Job Interviewing

An interview is the primary tool used by employers to evaluate candidates for a job or internship. An interview involves an employer asking a candidate a series of questions designed to extract an understanding of the candidate's skills and experiences relating to the position at hand, as well as assess the candidate's fit with the organizational culture and work environment. Interviews may be conducted through a variety of mediums including phone, video conference, or in-person.  

Big Interview is an online tool available in Handshake that contains hundreds of sample interview questions, samples of good/bad answers, and video tutorials. Through Big Interview, you can conduct mock interviews that can be sent to Career Advisors or others for feedback. We strongly recommend conducting a mock interview through Big Interview prior to meeting with a Career Advisor for a mock interview, and to prepare for virtual interviewing - which is becoming a more common means for employers to conduct interviews.

Informational Interviewing and Job Interviewing

Write a letter of introduction (to send via hard copy or e-mail). Indicate your interest in your contact's profession and organization and your desire to visit and talk with him or her about it. Inform him/her how you received his/her name (e.g. your friend Susie, your uncle Bob, etc.). Be clear that you are NOT looking for a job, but for information on which to base a career decision. Propose a few dates and times that work for you and state that the informational interview would last about 30 minutes. State in the letter that you will telephone within the next several days to follow up on your letter. This will alert the office of your call and serve as a preliminary introduction. Do not expect the person to call you. You must take the initiative.

Phone the contact but make sure you have a clear idea of what you want to say. If your contact has a secretary, he or she may try to screen your call. Be prepared to explain the kind of information you may be looking for and that you are following up on a recent letter. You may want to write out a phone introduction "script" to practice.

Follow up by sending a thank you note immediately following the informational interview. This will indicate your appreciation and will keep you in their memory.

Keep a record of your interviews for you own information. Names, titles, addresses, dates and major points of discussion will enable you to remember who told you what, and how to get back in touch with your contacts.


  • How did you choose this career field?
  • What kind of training/background do you have?
  • What types of employment or internships would you recommend?
  • What are entry-level opportunities in this field?
  • Is graduate school important for someone in this field?

Present Job:

  • Describe a typical workweek and a typical day.
  • What skills or talents are most essential for effective job performance and to succeed in your field?
  • What is the most rewarding part of your job?
  • What are the challenges facing this industry today?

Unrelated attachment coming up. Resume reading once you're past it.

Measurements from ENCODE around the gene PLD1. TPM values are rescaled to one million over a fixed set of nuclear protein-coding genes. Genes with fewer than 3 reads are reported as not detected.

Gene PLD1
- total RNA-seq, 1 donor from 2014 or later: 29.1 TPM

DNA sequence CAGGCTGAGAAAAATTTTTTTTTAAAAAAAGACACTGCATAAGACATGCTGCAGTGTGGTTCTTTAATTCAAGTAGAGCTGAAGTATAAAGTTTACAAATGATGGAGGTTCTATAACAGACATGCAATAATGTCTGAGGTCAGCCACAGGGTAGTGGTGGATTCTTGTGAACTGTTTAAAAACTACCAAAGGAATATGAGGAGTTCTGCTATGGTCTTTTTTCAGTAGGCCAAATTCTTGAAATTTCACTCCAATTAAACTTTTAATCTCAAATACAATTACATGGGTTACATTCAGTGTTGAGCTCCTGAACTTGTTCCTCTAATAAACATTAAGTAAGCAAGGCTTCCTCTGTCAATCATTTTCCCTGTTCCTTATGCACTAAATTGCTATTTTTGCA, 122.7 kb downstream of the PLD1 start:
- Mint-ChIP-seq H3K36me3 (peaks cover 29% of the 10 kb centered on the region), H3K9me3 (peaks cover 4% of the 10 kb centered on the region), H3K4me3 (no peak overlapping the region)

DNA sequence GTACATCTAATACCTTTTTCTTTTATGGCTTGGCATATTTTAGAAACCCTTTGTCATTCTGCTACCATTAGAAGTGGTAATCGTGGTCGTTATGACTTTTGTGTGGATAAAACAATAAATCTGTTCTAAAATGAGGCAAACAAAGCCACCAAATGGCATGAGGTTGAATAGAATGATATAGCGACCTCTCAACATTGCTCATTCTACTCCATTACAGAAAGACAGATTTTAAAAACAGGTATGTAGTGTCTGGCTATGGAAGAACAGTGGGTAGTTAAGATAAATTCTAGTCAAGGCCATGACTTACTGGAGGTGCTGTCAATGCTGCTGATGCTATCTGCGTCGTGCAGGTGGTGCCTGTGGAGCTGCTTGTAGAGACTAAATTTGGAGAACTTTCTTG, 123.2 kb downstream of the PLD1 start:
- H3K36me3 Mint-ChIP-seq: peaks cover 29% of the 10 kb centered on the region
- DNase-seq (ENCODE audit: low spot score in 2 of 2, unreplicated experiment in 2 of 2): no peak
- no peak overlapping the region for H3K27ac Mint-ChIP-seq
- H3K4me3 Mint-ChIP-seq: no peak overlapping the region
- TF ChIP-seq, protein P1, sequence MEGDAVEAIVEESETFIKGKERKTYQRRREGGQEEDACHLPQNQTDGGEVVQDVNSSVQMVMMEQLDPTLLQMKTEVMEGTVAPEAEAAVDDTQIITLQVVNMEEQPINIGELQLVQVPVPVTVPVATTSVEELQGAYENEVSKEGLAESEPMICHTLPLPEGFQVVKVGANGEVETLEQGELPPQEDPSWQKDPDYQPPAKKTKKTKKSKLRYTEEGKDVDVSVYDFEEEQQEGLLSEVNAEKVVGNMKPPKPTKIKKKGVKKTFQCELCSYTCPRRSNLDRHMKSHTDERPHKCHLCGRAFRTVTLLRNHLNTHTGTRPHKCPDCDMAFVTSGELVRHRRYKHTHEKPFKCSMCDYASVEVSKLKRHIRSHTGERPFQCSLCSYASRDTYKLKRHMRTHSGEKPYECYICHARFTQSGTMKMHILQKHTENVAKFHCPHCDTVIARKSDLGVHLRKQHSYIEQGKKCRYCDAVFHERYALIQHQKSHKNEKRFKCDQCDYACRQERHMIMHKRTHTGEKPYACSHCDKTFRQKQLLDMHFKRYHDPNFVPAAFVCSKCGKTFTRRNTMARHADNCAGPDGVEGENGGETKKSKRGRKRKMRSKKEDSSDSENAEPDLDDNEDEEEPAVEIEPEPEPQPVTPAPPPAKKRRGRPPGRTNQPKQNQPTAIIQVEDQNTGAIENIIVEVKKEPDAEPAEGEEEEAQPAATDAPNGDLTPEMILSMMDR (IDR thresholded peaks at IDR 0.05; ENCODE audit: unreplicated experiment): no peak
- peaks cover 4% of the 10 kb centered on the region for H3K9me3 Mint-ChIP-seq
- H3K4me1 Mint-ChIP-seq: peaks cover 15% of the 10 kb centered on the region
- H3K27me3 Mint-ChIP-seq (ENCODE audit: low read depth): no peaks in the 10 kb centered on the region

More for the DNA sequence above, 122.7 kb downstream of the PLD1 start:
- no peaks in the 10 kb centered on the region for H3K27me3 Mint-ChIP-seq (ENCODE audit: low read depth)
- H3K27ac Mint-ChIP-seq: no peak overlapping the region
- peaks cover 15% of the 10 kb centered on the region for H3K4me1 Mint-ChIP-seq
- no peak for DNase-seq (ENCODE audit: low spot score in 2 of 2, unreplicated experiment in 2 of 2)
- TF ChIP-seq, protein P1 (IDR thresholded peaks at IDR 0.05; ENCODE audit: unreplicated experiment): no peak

• Who do you consider to be the leaders in this industry?
  • How do you view the current state of the industry?
  • How did you get to this point in your career?
  • What, if anything, would you do differently?

Life Style:

  • What obligations does your work place on your personal time?
  • How much flexibility do you have in terms of dress, hours of work, vacation schedule, location?

Job-Hunting Strategies:

  • How do people find out about these jobs?
  • What specific aspects of my background should I highlight or sell the most?
  • What organizations would you recommend I pursue? Would you mind looking at my list of target companies?
  • Is there a certain person within this organization whom I should contact first and may I use your name when I contact them?

Matching/Selling Your Background to a Specific Organization:

  • What kind of person seems to do best in this sort of work?
  • For which entry-level positions would I be best suited?
  • What would be the appropriate way to pursue these positions?
  • Do you have any suggestions on my job search strategy?
  • In your opinion, how realistic are my goals?
  • What is a reasonable salary range for entry-level positions?

Follow up:

  • Are there any questions I should have asked but did not?
  • Do you mind if I stay in touch with you regarding my career search?
  • Thank you for your time, this has been very informative and valuable, can you suggest any other individuals I might speak to in your career field whom I might be able to approach for additional information in the same manner I approached you?

Effective answers directly answer the question posed and have evidence to back claims you make. For example, if you say you have excellent communication skills, it is essential that show an employer this by providing an example. Furthermore, it is critical that you are concise and do not ramble in an interview. Many times, a candidate's nerves can lead to rambling, thus boring an interviewer. One way to combat rambling and gauge your effectiveness is to picture yourself on the other side of the table with yourself as interviewer.